Quilchena Hotel is home to the Quilchena Cattle Company, which was established in the 1870s. The Company runs 4000 head of cattle over a mix of pasture, range and forage crops. The link between the ranch and hotel is strong–most of the hotel’s excellent trail-riding horses are retired ranch horses from the Quilchena Cattle Company and sometimes you’ll meet one of the cowboys from the ranch in the Quilchena saloon or coffee shop.
The Quilchena farm has approximately 1,000 acres of forage crops, mainly alfalfa, producing 2,200 tonnes of hay and 5,400 tonnes of silage making the ranch completely self-sufficient in terms of feed supply. The forages are harvested from early June to early September.
The next stop for the FNBA tour was Tinhorn Creek Winery in Oliver BC. An interesting quote that our group heard on the topic of sustainability from the winery was: “We are stewards of the land and our relationships with them; people rely on us for their livelihoods and trust us to keep them safe; we must reduce our production of carbon; and conserve the use of water, preserving the integrity of our watersheds.”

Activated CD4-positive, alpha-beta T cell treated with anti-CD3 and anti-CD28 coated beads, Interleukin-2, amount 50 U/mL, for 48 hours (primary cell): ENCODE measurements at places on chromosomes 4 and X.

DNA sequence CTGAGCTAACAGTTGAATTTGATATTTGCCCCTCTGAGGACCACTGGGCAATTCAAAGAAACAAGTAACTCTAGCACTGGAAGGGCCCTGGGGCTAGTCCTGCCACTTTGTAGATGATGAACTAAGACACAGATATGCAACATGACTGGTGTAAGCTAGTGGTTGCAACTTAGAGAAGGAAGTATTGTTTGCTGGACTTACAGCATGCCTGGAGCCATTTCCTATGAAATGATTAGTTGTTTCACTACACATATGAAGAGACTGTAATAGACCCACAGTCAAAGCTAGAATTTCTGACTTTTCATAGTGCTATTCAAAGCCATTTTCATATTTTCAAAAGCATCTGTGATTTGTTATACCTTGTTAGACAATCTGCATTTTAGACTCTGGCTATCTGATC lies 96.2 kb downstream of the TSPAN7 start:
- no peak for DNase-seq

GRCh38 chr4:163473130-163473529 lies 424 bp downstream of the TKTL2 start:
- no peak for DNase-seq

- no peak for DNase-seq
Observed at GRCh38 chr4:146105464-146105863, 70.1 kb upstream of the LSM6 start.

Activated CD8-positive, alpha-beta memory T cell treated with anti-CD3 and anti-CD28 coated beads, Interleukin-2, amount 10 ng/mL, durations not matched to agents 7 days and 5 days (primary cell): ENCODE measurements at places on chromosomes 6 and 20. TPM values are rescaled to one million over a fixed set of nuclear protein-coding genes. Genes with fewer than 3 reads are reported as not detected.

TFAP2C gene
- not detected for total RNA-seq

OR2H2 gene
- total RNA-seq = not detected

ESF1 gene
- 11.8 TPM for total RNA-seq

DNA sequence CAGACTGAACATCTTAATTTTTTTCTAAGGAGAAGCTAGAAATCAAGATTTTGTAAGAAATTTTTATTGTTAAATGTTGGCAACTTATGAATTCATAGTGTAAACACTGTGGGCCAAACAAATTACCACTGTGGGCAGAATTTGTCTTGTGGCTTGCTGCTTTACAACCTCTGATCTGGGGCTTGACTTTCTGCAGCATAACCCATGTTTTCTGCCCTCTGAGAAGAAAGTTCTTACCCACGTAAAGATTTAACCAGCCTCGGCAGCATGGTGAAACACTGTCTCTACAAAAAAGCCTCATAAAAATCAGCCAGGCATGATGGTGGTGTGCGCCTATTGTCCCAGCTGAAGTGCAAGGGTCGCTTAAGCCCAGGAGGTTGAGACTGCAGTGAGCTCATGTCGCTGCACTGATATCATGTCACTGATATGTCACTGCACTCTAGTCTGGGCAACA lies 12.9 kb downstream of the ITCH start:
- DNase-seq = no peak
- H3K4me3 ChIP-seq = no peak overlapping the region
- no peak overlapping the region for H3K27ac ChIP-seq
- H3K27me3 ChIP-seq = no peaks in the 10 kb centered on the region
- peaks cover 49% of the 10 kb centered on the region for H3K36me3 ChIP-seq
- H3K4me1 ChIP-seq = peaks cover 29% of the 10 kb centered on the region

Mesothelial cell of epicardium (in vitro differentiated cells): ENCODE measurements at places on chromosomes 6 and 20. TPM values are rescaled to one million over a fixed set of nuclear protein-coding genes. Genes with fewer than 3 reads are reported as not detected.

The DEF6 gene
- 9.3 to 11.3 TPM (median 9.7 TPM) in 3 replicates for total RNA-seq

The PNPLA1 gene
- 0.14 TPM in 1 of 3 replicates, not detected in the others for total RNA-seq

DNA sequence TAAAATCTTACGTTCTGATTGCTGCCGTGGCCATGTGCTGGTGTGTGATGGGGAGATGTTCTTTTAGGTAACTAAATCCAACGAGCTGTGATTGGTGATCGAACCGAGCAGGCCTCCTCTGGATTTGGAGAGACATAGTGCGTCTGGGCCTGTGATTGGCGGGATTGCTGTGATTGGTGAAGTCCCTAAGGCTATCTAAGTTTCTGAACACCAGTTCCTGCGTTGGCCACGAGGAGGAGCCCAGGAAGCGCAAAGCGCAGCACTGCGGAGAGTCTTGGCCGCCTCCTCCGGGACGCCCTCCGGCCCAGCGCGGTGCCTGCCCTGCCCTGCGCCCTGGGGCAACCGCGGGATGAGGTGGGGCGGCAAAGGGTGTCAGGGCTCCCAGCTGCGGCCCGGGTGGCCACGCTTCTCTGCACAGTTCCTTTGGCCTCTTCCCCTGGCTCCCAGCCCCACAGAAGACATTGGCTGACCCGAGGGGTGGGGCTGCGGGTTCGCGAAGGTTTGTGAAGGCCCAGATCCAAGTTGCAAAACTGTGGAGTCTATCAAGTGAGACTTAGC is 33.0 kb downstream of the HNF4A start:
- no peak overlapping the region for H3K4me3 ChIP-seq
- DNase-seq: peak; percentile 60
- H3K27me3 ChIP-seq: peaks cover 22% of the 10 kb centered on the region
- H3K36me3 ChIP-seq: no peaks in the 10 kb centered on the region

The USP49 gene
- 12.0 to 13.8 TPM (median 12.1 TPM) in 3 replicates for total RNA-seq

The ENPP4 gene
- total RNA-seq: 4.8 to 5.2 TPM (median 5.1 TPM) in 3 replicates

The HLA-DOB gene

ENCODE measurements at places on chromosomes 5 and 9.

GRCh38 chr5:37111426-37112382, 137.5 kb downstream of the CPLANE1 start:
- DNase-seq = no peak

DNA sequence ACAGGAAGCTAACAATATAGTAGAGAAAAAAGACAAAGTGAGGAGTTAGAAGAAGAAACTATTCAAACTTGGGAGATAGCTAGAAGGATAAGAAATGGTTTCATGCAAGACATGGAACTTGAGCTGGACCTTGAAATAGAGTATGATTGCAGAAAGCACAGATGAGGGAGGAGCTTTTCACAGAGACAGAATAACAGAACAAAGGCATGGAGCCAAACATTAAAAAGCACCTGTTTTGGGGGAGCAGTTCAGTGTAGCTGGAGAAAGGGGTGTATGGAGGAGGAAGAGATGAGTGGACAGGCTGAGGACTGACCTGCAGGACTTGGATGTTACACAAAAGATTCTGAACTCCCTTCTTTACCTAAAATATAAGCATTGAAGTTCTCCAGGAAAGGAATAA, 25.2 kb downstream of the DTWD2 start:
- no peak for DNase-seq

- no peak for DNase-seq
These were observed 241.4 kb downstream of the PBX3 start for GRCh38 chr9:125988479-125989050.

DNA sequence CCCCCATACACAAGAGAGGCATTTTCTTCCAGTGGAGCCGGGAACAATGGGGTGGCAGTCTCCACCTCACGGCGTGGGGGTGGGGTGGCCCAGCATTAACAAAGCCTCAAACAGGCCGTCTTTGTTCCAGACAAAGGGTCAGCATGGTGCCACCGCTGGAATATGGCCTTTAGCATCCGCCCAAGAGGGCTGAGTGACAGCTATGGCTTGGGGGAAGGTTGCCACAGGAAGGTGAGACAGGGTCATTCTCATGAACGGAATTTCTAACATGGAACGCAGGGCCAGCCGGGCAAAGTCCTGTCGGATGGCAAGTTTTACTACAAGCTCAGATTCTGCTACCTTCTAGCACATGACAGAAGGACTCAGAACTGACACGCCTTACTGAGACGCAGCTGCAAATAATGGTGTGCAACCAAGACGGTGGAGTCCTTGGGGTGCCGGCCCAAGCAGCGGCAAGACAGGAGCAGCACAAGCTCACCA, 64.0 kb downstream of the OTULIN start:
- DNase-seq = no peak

Once our group reached Banff, we settled in for two days of discussions and meetings between the leaders of the beef industry in the member nations. The FNBA conference program was most interesting with an array of discussions on important topics concerning the beef cattle industry such as global strategies on foot and mouth disease (FMD) control, animal welfare and trade, and sustainable beef production.
One of the key things that I learned at the FNBA Conference is that the opportunities and challenges that we’re facing in the agriculture industry are almost universal from top to bottom. It is so important to have young educated leaders helping to resolve these challenges and seize these opportunities for the future of the beef industry. In time, consumers will likely recognize the crucial role producers have in the sustainability of our land and the importance of feeding our growing world population.
Attending the FNBA Conference provided me with an opportunity to network and share ideas with delegates from other countries about the opportunities and challenges in the global beef industry. I was able to learn new skills and knowledge and at the same time establish new friendships and networks.Kim McCaw is a 4-H volunteer and member of the Ontario 4-H Council Board of Directors. As a 4-H leader, she volunteers her time assisting members with showing beef cattle at local fairs. She enjoys working with and watching youth improve their leadership skills through self-development and enjoys seeing them make a difference in their community.